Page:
Unity3D vs Fostbite3

Discussion in 'Unity Gossip' started by yuriythebest, Jul 29, 2013.

  1. yuriythebest

    yuriythebest

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    to those yet unacquainted:

    :


    While of course Unity it "the peoples engine" - aimed at a wide array of uses, simplicity and low cost, vs Frostbite - the "big industry / large team, proprietary engine"

    THE QUESTION:
    using unity, realistically, if you had a large team, would you be able to do the cool stuff shown in the above video (not just as tech demos of individual things, but of it all working together)
  2. KheltonHeadley

    KheltonHeadley

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    Never heard of Fostbite. ;)

    No point in comparing.
  3. Acumen

    Acumen

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  4. Dan Fury

    Dan Fury

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    Frostbite isn't the "big industry / large team, proprietary engine" , it's the "EA exclusive engine"...
  5. JamesLeeNZ

    JamesLeeNZ

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    no. unity got nothing on frostbite
  6. imaginaryhuman

    imaginaryhuman

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    Apart from the physics of things breaking apart into little pieces and flying all over etc, most of the rest of it could be done with the right shaders it seems? Maybe I am being naive.

    But when will Unity get GPU-driven physics?
    Last edited: Jul 29, 2013
  7. JamesLeeNZ

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    There's a truckload more than just graphics going on in frostbite. I would imagine its more of a tailored to FPS engine though.
  8. Ben Massey

    Ben Massey

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    If you had the team, definitely.
    Unity is the tool to allow anyone and everyone to make just about anything, it depends on the artists. Obviously features aren't going to be specialized as they're in other engines, you're not going to get the same performance, easy functionality, and possibly left to create a lot of tools and plugins yourself to pull off anything similar.

    It's like for our own project, we'd like to think our water is up their with the big titles. Unity never had this technology for us, but we created it ourselves.

    Short answer, yes, long answer no, but that's just my opinion.
    Last edited: Jul 29, 2013
  9. JamesLeeNZ

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    Unity is too far behind in physics to compete, no matter the team size. I would say Unity is also a behind in DX11 features, but I cant really be sure if that statements correct.

    Multiplayer... well... yeah...

    GUI... what's this GUI you speak of...

    Visuals... hard to say. I imagine Unity would get bogged down if you managed to push it to the visual level of FB2

    BUT...

    Unity is easy to use for us mere mortals.
  10. dxcam1

    dxcam1

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    You can do this in unity but you might as well make your own engine or apply for a job at unity if you're gonna go through the trouble of rewriting their entire engine.
  11. JamesLeeNZ

    JamesLeeNZ

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    lol cam.

    Dont get me wrong, unity is great for what it is, but it cant even be put into the same category as frostbite2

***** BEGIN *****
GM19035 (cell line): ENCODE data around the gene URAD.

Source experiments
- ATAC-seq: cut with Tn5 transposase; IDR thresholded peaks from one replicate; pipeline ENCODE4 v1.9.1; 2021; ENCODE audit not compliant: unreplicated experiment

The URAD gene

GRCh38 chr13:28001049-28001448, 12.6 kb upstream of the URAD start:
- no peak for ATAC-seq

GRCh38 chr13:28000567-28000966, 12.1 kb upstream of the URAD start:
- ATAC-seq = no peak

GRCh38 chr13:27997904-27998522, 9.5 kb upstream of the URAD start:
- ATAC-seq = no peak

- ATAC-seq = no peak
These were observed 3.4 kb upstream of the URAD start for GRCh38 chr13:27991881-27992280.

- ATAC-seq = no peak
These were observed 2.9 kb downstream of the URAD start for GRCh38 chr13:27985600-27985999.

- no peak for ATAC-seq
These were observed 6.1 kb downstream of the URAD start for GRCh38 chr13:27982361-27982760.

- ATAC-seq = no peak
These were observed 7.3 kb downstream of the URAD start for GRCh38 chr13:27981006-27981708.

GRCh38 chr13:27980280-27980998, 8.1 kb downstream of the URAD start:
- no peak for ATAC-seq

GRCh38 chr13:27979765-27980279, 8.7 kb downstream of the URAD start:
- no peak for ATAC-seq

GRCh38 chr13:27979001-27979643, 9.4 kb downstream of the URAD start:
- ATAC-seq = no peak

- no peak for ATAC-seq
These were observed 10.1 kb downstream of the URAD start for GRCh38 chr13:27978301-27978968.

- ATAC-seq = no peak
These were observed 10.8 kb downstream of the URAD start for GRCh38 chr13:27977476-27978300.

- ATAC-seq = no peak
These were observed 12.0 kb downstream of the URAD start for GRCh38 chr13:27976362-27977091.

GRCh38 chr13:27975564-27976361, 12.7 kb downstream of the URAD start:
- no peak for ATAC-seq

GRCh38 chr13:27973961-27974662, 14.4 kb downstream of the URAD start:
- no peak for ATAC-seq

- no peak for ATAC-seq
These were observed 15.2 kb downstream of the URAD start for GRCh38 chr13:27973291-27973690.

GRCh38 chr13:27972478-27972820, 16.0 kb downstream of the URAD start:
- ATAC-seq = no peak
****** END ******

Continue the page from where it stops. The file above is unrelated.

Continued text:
12. chrisall76

    chrisall76

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    you could do this with Unity, but you would have to edit the engine.
    Could also be that the frostbite engine is developed by the same team that creates Battlefield so
    of course they know how to use the engine to the fullest.
  13. hippocoder

    hippocoder

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    Not possible without a source license and a lot of work for the following reasons:

    1. completely replace unity's lighting pipeline and shadow system with geometrics enlighten
    2. completely renovate how meshes, textures and so forth are given to the engine - heavy streaming
    3. completely change how umbra works with unity to accept streaming data

    The rest is doable within reason, but you aren't going to get close to what frostbite can do without a source license and a year's work, minimum. I'm a unity fanboy but I know it's limits.


    COMPLETELY naive, yeah. Unity can compete if you're doing a room or an enclosed area, but there's no way it can handle the data loads frostbite can nor can it match the lighting on anything except DX11, and even then it will struggle to keep up framerate wise. It's just not built for streaming.

    Unity will also fail hard at trying to to GTA 5 even on a system 5 times stronger than a PS3. It'd have to load the entire world in and have a computer with around 8gb of ram plus the latest gpu/cpu. All because again, there's no streaming or management of data on demand. And you can't do that without a source license and heavy changes.

    I would expect Unity 5 to address this (not being sarcastic).


    Meanwhile Unity excels in level based games, it would probably do Halo 4 really, really well for instance, of course assuming same developer. Halo's areas are nicely divided up and carefully managed.
    Last edited: Jul 29, 2013
  14. mokko6

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    Very interesting responses so far.

    One of the few times somebody isn't chewed out, talked down to, told to read the top sticky, or condescendingly dismissed for even suggesting that Unity can't do (right off the shelf) what another engine can do.


    :)
  15. jmatthews